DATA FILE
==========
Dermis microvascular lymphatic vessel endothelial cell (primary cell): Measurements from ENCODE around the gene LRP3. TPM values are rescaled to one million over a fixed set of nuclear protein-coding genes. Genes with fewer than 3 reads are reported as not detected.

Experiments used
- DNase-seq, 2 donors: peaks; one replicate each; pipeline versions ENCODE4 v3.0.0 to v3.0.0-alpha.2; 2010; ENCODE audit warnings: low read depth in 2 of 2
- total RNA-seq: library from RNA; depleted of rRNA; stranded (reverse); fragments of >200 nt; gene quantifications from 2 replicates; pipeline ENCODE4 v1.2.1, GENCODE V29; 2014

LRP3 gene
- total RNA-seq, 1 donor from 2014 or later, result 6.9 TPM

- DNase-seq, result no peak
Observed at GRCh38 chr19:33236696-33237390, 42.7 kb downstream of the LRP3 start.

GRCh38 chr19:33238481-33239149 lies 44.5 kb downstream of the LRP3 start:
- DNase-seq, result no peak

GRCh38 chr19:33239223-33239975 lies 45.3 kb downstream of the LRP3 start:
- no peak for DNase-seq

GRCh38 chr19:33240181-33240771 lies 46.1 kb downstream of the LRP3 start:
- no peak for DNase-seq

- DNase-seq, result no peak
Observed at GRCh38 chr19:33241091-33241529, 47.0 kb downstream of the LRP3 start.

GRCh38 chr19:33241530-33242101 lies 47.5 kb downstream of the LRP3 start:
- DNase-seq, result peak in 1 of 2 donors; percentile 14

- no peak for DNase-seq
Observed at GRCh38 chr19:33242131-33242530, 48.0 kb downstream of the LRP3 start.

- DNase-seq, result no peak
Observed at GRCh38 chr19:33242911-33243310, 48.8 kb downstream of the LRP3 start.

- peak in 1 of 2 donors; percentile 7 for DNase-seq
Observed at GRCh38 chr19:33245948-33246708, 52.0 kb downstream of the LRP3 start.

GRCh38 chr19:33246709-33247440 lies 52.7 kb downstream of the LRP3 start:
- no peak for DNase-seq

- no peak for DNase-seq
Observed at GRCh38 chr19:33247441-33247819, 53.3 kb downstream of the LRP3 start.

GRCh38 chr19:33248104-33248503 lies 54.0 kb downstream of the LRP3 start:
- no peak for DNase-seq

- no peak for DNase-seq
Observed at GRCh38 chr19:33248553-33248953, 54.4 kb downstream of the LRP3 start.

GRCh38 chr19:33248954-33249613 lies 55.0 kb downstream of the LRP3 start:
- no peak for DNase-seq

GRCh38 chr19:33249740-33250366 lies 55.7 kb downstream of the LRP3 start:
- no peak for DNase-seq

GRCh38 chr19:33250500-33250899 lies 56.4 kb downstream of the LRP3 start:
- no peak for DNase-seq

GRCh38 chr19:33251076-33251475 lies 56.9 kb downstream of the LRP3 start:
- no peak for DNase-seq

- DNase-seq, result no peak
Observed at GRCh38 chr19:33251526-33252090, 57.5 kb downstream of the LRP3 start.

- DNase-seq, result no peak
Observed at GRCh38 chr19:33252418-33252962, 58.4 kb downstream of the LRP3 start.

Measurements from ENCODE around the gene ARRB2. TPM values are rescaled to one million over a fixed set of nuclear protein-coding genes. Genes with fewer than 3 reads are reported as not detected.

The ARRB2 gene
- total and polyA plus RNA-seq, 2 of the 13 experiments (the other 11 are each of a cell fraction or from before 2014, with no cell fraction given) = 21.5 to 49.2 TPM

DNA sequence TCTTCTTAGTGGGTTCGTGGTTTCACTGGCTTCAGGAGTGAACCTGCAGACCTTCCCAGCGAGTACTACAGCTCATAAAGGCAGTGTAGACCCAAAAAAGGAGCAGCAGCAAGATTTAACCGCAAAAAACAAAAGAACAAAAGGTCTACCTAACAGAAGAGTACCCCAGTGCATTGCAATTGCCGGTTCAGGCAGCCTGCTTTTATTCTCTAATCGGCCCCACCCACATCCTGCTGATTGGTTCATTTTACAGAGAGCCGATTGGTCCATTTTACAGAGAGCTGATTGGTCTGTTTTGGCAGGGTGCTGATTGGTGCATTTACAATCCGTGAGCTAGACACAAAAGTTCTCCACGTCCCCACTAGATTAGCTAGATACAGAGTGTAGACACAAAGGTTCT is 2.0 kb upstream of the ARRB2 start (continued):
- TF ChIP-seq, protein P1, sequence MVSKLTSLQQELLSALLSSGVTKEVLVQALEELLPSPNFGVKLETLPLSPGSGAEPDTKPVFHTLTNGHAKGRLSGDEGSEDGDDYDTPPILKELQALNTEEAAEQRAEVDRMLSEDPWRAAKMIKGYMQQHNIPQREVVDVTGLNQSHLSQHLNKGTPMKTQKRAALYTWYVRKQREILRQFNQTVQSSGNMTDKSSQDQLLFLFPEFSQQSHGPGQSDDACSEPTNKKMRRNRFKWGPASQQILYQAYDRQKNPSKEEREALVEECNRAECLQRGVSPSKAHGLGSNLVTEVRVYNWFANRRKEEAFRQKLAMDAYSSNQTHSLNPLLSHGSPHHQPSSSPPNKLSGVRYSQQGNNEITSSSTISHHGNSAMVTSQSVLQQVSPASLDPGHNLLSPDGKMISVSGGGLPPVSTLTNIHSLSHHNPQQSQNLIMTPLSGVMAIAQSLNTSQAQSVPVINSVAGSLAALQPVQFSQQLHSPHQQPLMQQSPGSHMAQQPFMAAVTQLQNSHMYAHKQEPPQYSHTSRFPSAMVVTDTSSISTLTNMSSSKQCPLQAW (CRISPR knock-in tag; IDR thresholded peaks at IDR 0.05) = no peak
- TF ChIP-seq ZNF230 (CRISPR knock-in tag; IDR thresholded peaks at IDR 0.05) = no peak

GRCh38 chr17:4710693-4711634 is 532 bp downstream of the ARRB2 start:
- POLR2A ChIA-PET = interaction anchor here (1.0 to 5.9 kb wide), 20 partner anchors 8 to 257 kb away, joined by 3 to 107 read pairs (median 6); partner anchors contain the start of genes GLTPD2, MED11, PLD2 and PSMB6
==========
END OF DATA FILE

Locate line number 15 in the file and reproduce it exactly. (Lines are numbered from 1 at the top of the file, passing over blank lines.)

- DNase-seq, result no peak